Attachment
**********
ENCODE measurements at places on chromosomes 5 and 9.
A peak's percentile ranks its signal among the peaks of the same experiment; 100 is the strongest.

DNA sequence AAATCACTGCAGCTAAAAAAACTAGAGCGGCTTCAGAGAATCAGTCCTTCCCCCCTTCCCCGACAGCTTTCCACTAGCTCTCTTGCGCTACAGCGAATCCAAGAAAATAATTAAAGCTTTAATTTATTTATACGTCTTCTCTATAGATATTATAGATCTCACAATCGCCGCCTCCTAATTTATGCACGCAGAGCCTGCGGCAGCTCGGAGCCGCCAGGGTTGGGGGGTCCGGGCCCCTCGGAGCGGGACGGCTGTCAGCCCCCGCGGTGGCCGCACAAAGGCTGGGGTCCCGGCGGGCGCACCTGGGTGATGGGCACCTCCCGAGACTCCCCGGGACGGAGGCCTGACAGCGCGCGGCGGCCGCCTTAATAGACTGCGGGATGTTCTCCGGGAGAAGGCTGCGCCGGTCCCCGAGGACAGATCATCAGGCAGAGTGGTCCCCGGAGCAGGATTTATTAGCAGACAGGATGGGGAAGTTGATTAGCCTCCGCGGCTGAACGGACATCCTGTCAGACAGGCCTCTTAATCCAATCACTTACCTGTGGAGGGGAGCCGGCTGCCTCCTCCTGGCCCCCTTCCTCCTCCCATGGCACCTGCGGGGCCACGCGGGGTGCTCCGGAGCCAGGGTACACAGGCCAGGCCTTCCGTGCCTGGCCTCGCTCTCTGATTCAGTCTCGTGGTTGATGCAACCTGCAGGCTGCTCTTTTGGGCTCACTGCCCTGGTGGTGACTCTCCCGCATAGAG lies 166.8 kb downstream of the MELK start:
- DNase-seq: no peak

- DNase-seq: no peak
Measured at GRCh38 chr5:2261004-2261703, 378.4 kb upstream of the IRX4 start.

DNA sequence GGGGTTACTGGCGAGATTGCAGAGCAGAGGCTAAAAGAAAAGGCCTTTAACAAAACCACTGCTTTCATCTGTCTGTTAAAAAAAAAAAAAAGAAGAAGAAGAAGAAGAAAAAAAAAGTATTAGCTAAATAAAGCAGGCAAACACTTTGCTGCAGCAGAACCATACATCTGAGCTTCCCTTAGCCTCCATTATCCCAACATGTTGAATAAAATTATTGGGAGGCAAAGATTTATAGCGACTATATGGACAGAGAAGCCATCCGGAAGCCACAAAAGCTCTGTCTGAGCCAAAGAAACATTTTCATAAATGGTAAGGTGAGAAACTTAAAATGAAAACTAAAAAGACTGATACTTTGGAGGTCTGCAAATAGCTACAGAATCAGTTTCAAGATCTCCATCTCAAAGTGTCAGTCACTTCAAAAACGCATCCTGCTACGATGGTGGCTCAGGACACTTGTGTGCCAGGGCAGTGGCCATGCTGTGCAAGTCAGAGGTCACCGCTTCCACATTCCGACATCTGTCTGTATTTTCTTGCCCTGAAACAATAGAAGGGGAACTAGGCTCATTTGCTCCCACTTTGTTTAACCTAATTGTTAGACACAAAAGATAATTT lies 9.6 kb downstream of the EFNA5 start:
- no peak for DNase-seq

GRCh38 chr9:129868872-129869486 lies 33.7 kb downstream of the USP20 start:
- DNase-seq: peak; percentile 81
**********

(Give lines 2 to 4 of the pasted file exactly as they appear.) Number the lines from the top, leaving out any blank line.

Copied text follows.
A peak's percentile ranks its signal among the peaks of the same experiment; 100 is the strongest.

DNA sequence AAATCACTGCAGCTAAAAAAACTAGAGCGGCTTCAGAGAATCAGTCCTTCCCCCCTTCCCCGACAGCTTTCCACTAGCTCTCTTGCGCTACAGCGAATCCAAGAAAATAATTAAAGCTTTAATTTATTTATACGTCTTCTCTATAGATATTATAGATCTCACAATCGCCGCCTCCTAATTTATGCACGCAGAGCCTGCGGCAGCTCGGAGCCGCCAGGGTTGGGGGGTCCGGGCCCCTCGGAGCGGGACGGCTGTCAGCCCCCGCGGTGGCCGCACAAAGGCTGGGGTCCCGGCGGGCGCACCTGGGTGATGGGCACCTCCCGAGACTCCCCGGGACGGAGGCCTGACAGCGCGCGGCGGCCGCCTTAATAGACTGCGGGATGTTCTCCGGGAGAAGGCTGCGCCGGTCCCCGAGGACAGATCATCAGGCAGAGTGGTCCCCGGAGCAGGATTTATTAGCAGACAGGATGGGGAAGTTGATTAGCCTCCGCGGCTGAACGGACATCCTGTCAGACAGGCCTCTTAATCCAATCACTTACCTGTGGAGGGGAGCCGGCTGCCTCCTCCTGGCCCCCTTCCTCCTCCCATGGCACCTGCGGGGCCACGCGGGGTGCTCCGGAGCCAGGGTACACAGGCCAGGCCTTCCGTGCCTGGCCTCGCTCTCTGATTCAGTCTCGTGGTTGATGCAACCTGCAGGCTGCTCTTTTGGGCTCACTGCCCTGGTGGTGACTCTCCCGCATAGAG lies 166.8 kb downstream of the MELK start:
- DNase-seq: no peak